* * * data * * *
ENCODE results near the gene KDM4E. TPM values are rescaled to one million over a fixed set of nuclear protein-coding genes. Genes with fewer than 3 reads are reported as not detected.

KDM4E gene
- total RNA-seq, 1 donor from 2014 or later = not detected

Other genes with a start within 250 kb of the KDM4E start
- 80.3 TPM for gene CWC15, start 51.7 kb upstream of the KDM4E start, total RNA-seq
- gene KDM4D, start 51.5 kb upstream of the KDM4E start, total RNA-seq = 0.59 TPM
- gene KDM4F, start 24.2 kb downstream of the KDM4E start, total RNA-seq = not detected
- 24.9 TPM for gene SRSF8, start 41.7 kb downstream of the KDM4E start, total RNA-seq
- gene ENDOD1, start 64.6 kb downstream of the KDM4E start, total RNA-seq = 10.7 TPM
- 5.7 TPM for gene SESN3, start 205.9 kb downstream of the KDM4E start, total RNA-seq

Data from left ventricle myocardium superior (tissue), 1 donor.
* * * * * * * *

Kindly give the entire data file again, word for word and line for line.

ENCODE results near the gene KDM4E. TPM values are rescaled to one million over a fixed set of nuclear protein-coding genes. Genes with fewer than 3 reads are reported as not detected.

KDM4E gene
- total RNA-seq, 1 donor from 2014 or later = not detected

Other genes with a start within 250 kb of the KDM4E start
- 80.3 TPM for gene CWC15, start 51.7 kb upstream of the KDM4E start, total RNA-seq
- gene KDM4D, start 51.5 kb upstream of the KDM4E start, total RNA-seq = 0.59 TPM
- gene KDM4F, start 24.2 kb downstream of the KDM4E start, total RNA-seq = not detected
- 24.9 TPM for gene SRSF8, start 41.7 kb downstream of the KDM4E start, total RNA-seq
- gene ENDOD1, start 64.6 kb downstream of the KDM4E start, total RNA-seq = 10.7 TPM
- 5.7 TPM for gene SESN3, start 205.9 kb downstream of the KDM4E start, total RNA-seq

Data from left ventricle myocardium superior (tissue), 1 donor.